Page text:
Alexander McCall Smith wrote the excellent Foreword for this book

A major turning point in his life came when Kay met William Nesbit of Dirleton who encouraged him to excel in his drawings. Kay was able to spend a lot of time with Nesbit which afforded him the opportunity to pursue his dream. Nesbit became the patron of Kay and upon the death of Nesbit, Kay received 20 annually for life. In 1785 Kay decided to leave barbering to others, and by 1795 he had given his full attention to drawing, engraving, etc. For nearly 50 years, few people of any reputation, famous or infamous, escaped his attention. Thus, he was able to establish a unique sets of drawings, the like of which no other city that I am aware of, can boast. Kay would display his productions in the windows of his print shop, attracting the attention of Edinburgh’s citizens. Some who had been caught by his pen even bought the drawings to keep from public eye. In his own way, Kay was perhaps one of the first paparazzo!

Ironically, there is not a character sketch of Robert Burns by Kay to be found, and I cannot help but wonder if Burns is one of the missing 600. You do the math. Being the talk of the town and being welcomed into the homes and clubs on his trips to Edinburgh, plus the fact that Kay was quick to capitalize on sketching visiting celebrities, Burns’s absence is otherwise hard to understand when so many of his acquaintances in Edinburgh are in the John Kay books. Even though there is no proof Kay sketched Burns while visiting Auld Reekie, Kay did sketch exceptional visitors and Burns would fit that description. One such celebrity Kay sketched was “the fashionable balloonist” Vincent Lunardi, he of the popular “Lunardi bonnets” and “Lunardi skirts” worn by locals. What a sight the people of Edinburgh must have experienced as this flying Italian ascended into the skies over Scotland before thrilled crowds of 80,000 to 100,000 in October and November of 1785. Even Burns was impressed with him and penned a line in To A Louse about him - “But Miss’s fine Lunardi, fye”. As to the missing sketches, they have to be the proverbial “pot of gold at the end of a rainbow.”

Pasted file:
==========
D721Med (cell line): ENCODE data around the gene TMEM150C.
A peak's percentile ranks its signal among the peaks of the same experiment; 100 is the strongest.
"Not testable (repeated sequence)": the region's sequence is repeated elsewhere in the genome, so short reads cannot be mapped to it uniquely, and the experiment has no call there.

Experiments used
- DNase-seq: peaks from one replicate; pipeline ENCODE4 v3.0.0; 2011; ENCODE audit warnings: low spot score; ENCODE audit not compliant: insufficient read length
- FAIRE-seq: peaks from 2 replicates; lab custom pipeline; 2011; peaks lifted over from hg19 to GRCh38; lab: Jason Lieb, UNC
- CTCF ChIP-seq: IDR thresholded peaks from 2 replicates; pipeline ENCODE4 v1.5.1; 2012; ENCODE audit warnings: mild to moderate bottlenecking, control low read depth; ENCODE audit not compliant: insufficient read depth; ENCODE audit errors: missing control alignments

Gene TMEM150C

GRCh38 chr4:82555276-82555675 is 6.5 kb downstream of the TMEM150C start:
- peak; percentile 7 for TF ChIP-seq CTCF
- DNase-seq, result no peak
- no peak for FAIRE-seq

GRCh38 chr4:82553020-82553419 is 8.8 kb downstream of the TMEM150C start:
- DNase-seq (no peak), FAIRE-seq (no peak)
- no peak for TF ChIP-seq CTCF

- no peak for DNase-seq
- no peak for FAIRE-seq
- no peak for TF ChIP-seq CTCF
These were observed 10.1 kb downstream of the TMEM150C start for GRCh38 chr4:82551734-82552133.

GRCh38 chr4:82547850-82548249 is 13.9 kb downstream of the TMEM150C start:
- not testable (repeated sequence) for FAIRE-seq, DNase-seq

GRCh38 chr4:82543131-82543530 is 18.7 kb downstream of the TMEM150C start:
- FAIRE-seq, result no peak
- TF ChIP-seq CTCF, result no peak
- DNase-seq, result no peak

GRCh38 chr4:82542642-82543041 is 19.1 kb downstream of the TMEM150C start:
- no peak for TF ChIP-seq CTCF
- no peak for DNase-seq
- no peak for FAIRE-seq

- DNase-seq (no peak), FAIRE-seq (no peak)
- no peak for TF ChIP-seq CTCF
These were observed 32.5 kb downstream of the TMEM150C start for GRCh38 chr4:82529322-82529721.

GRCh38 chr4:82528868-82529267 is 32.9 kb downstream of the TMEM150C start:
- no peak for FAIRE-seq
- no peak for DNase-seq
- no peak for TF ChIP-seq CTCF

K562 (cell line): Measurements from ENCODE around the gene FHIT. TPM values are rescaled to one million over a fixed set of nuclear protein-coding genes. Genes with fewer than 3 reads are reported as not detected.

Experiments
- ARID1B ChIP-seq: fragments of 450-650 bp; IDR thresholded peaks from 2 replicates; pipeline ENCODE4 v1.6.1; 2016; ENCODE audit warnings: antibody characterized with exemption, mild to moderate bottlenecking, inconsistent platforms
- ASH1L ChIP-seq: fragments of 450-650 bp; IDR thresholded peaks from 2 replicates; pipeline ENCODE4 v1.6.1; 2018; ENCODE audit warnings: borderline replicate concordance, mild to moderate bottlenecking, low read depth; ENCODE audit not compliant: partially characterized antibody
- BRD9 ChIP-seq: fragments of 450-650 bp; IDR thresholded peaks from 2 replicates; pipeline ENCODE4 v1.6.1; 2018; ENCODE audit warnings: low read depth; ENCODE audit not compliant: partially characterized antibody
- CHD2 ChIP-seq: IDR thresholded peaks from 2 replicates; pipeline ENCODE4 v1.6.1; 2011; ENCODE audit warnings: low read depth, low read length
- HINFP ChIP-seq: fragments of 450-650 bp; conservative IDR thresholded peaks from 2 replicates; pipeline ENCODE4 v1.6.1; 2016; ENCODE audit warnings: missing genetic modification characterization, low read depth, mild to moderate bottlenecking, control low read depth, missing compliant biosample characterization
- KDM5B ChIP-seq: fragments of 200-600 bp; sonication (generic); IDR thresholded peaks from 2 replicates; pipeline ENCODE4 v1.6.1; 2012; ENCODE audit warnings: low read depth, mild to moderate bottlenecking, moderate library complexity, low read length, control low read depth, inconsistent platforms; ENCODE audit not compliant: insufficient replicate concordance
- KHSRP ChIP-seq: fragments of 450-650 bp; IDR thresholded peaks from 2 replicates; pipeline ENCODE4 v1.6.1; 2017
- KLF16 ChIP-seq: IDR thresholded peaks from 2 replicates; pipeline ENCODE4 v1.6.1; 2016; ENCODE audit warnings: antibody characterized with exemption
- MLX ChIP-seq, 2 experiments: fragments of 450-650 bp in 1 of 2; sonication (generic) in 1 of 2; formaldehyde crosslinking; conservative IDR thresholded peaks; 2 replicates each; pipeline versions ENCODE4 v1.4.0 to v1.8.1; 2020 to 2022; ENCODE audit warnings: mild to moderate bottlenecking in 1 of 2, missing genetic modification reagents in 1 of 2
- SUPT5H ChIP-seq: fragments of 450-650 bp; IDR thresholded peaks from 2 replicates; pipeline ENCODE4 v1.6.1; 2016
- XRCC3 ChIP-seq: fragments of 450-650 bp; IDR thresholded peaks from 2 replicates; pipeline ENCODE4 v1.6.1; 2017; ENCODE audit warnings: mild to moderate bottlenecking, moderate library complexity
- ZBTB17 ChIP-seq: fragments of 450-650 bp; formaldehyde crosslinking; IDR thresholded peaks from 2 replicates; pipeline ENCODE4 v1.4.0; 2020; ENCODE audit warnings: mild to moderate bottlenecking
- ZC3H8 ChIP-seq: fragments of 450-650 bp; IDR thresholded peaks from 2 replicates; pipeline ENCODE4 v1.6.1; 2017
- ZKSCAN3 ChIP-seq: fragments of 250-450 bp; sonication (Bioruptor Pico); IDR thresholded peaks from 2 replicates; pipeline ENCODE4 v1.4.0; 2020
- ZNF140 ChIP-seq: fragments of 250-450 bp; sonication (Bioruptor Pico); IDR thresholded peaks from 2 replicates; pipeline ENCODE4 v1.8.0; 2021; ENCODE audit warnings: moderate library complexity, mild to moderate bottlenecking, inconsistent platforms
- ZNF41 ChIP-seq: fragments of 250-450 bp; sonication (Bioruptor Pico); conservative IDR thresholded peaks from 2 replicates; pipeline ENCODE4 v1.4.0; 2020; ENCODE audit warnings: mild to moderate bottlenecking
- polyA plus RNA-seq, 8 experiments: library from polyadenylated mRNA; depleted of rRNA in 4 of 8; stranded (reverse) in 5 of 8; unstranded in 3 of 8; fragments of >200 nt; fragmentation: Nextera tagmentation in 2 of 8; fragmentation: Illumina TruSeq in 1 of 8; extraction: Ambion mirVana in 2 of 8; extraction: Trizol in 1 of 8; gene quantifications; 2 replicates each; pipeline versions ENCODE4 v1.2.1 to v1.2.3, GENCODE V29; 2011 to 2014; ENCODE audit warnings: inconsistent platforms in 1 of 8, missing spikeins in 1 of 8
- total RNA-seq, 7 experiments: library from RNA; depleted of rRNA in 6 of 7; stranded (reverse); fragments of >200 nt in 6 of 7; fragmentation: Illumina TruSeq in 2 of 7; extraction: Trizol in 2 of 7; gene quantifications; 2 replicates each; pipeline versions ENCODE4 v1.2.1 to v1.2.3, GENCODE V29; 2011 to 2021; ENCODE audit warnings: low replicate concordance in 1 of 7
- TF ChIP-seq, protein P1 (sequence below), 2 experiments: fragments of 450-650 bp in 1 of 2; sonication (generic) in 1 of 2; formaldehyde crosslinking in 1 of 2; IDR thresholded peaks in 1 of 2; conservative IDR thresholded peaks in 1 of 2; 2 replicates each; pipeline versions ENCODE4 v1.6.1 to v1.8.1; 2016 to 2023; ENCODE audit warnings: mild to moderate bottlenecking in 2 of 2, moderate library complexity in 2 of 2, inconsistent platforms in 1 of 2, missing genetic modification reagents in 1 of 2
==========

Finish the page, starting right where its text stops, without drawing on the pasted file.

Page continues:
Lawyer and client, one of Kay's best known Topsy-Turvy prints. Make a copy and turn upside down to see the client's face.  "The last item on the legal invoice presented to the client was usually the tavern bill."

Upon his death in February 1826, the twice-married Kay was buried in the northwest corner of Greyfriars Kirkyard by the Flodden Wall. I look forward to visiting his grave on my next trip to Scotland early next year. His is the grave of a man we all owe a debt to, who by the way, had no gravestone for over 200 years. The name of John Kay will never die because his works will live on for centuries. People like Sheila Szatkowski will see to that! I want to personally thank Sheila for this remarkable book. It is good news indeed to learn that “a definitive book on John Kay is on the drawing board” as she continues to work diligently to bring attention to John Kay, the man described by his widow as one who “cared for no employment except that of etching likenesses! (FRS: 8.12.10)